The man who wrote "all men are created equal"
Review by Paul D'Amato | April 9, 2004 | Page 9
Garry Wills, Negro President: Jefferson and the Slave Power. Houghton Mifflin, 2003, 274 pages, $25.
MUCH HAS been made of the fact that the man who wrote "all men are created equal" was himself a slave owner, and that he kept a slave mistress. But there is less light shed on the impact of Thomas Jefferson's position as a Southern plantation owner on his political career after the American Revolution.
In this slender book of loosely connected essays, Pulitzer Prize-winning author Garry Wills sets out to show "the pervasiveness of slavery's effects on our early history." Wills' premise is that Jefferson not only owed his victory in the 1800 presidential election to the infamous clause in the U.S. Constitution that allowed Southern planters to count their slaves as three-fifths of a person--hence the term "negro president" used by his opponents in the Federalist Party--but that his subsequent career was often directed at strengthening the "slave power" in the U.S. South at the expense of the North.
Wills focuses on a series of conflicts between Jefferson and Thomas Pickering, a New England Federalist who opposed the three-fifths rule and the extension of slavery into new territories, and who coined the phrase "negro president." He finishes with a couple essays on the later abolitionist career of John Quincy Adams, a future president who Wills considers to be a political heir of Pickering, though in their early careers, the two were opponents.
The book isn't always satisfying. The narrative tissue connecting different parts is weak, and some of the detail can be tedious, especially the discussion about the political maneuverings surrounding the 1800 election crisis. That year, the Electoral College vote for president split evenly between Jefferson and Aaron Burr. It took several congressional sessions and threats of violence by Jefferson's party to squeeze him into the presidency.
And the book often seems to be more about Pickering than Jefferson. Nevertheless, Wills introduces an important historical correction to what he argues is often a complete absence of the central significance of slavery to American politics before the Civil War.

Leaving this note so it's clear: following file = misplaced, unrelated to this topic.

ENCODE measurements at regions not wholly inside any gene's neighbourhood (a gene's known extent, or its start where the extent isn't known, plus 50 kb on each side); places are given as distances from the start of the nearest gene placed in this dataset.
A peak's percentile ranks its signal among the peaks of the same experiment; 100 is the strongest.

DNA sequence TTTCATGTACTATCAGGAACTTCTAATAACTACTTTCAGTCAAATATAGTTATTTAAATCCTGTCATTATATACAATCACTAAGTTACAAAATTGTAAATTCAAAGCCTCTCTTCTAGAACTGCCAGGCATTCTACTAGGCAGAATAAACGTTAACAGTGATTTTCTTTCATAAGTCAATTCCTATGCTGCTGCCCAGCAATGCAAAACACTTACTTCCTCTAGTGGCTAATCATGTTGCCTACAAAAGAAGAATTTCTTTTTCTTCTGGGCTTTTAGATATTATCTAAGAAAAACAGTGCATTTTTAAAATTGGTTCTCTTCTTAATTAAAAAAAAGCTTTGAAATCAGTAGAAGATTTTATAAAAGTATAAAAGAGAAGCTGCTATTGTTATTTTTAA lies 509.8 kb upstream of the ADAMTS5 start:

By giving the South one-third more seats in Congress, the three-fifths clause gave the South "a permanent head-start for all its political activities." As a result, the slave power had the edge on many contentious issues.
In truth, the U.S. government's entire existence was based on an unstable compromise of the founding fathers that allowed slavery to continue in the South and--through devices like the Electoral College and the "three-fifths" clause--ensured that the Southern planters had disproportionate political power. The issue was so heated that Congress had to continually try to prevent slavery from coming to the surface and exploding the compromise.
Wills notes that in politics prior to the Civil War, there was a "gentleman's agreement not to push the slavery issue in ways that would embarrass the South." Wills digs up some good historical nuggets.
In his early political career as a senator, diplomat, cabinet member and president, John Quincy Adams' record in office hardly placed him in the antislavery camp. But as a member of Congress in his waning years, he became an antislavery crusader, tirelessly finding creative ways to force the discussion of slavery onto the floor. In the 1838-1839 congressional session alone, Adams presented 693 petitions against slavery in the District of Colombia--which earned him a string of death threats.
Another nugget is a chapter on Jefferson's shameful role in opposing the slave rebellion in St. Domingue (later to become Haiti) that established the first independent Black nation. As secretary of state, Jefferson "arranged for three shipments of funds to the beleaguered white minority on the island" and urged France to do more to secure the colony, calling the situation of white planters forced to flee the island a "tragedy."
As secretary of state under Jefferson's predecessor as president, John Adams, Pickering was supportive of Haitian independence and worked to open trade relations between the two countries. When Jefferson became president, the policy was reversed. Jefferson set out to supply Napoleon's army that was sent to crush the new republic and reduce the island back to slavery. Later, after Napoleon's defeat, Jefferson embargoed the island and refused to grant Haiti diplomatic recognition.
Jefferson normally receives uncritical adulation. Wills' book is a healthy antidote.